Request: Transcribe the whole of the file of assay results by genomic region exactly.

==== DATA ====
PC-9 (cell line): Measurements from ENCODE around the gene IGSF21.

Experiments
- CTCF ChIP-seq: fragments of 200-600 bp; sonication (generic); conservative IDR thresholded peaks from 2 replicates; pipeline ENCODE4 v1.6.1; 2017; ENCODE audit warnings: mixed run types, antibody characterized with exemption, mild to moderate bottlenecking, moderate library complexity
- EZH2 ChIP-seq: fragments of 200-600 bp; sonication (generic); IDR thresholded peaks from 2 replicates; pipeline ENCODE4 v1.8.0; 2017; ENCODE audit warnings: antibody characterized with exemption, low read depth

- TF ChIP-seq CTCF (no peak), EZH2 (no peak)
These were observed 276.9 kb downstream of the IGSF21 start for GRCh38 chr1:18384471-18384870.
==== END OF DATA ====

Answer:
PC-9 (cell line): Measurements from ENCODE around the gene IGSF21.

Experiments
- CTCF ChIP-seq: fragments of 200-600 bp; sonication (generic); conservative IDR thresholded peaks from 2 replicates; pipeline ENCODE4 v1.6.1; 2017; ENCODE audit warnings: mixed run types, antibody characterized with exemption, mild to moderate bottlenecking, moderate library complexity
- EZH2 ChIP-seq: fragments of 200-600 bp; sonication (generic); IDR thresholded peaks from 2 replicates; pipeline ENCODE4 v1.8.0; 2017; ENCODE audit warnings: antibody characterized with exemption, low read depth

- TF ChIP-seq CTCF (no peak), EZH2 (no peak)
These were observed 276.9 kb downstream of the IGSF21 start for GRCh38 chr1:18384471-18384870.